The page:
Songs for Atheists

Sarah Bowman
Sarah Bowman, Writer & Researcher, volunteer at Atheist Secular Humanism

John Lennon’s Imagine there’s no heaven comes immediately to mind. You’ll see many of the lyrics are similar to Christian visions of world peace. He sees it through socialism; Christians idealize that the Church takes care of its needy via hospitals, schools, and orphanages. But what if the “brotherhood of man” was such that it necessitated no orphanages and schools and hospitals? As we know, in some countries orphanages are pretty much a thing of the past, and many people acquire elementary schooling at home. The very rich can often be cared for by private doctors at home, too; in any case hospitals for the well-to-do are a phenomena of recent centuries.

My favourite “atheist song” is Steve Martin’s “Atheists Don’t Have No Songs.” It underscores a real dilemma of atheism; many of us come from religious communities where beautiful music is part and parcel of life. When we are forced by conviction of conscience to leave religion, we lose not only the community but find to our dismay that there are precious few songs made specifically to express our feelings, struggles, and view of reality. There seem to be more academics than artists, poets, and song-writers in the atheist community. Let me clarify, by “atheist” I mean people who lack belief in god or gods; people who believe in God but don’t go to church (who don’t participate in organized religion) are not atheist in this definition.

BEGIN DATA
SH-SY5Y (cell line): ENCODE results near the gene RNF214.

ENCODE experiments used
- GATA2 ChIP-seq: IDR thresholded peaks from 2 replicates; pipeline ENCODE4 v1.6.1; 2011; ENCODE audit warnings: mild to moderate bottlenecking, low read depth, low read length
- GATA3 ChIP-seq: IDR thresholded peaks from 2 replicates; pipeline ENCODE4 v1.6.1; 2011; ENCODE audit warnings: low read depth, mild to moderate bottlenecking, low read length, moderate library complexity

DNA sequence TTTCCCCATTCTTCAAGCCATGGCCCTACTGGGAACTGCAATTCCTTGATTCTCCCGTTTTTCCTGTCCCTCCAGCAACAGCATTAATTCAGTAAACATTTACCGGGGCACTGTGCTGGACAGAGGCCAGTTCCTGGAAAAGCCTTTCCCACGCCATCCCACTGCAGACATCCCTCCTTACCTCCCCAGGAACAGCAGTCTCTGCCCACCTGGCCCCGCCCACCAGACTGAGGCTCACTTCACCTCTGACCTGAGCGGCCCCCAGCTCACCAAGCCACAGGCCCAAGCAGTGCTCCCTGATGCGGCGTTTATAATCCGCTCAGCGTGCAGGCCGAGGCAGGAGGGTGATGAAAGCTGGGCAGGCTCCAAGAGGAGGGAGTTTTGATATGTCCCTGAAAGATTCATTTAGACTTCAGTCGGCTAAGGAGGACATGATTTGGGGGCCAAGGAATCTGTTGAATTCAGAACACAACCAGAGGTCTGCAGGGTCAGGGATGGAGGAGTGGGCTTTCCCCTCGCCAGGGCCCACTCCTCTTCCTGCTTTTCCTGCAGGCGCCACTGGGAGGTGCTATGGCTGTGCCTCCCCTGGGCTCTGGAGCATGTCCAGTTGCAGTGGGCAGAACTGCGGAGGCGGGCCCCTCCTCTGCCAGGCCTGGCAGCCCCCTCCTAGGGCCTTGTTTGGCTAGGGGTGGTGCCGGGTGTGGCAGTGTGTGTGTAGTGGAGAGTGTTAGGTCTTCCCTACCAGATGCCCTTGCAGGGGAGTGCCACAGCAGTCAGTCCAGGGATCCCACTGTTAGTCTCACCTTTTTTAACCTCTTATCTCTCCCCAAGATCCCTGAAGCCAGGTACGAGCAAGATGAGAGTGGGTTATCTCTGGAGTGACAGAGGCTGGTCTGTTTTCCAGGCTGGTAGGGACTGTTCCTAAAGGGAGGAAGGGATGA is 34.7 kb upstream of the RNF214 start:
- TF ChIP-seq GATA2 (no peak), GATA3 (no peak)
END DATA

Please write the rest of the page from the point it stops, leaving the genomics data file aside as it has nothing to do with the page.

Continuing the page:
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2 thoughts on “Songs for Atheists

  1. I’m not too sure about the song as a whole being atheistic, however Fury by Muse is an amazing song in my opinion. The chorus goes ‘and we’ll pray that there’s no God to punish us and make a fuss’ and I challenge anyone to say there isn’t as much passion in his voice as there is in any religious song during the 25 or so seconds he spends singing that specific line!

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    1. I won’t challenge you. I tried listening to a YouTube of the song but I can’t make out the words. I identify with the sentiment, though. I would substitute the word “pray” with “trust.” I don’t pray but, as I’ve often said, I think if God is who the Bible and Christians say he is, then he won’t condemn anyone for leaving religion for the sake of truth and personal integrity in response to deeply-felt convictions.

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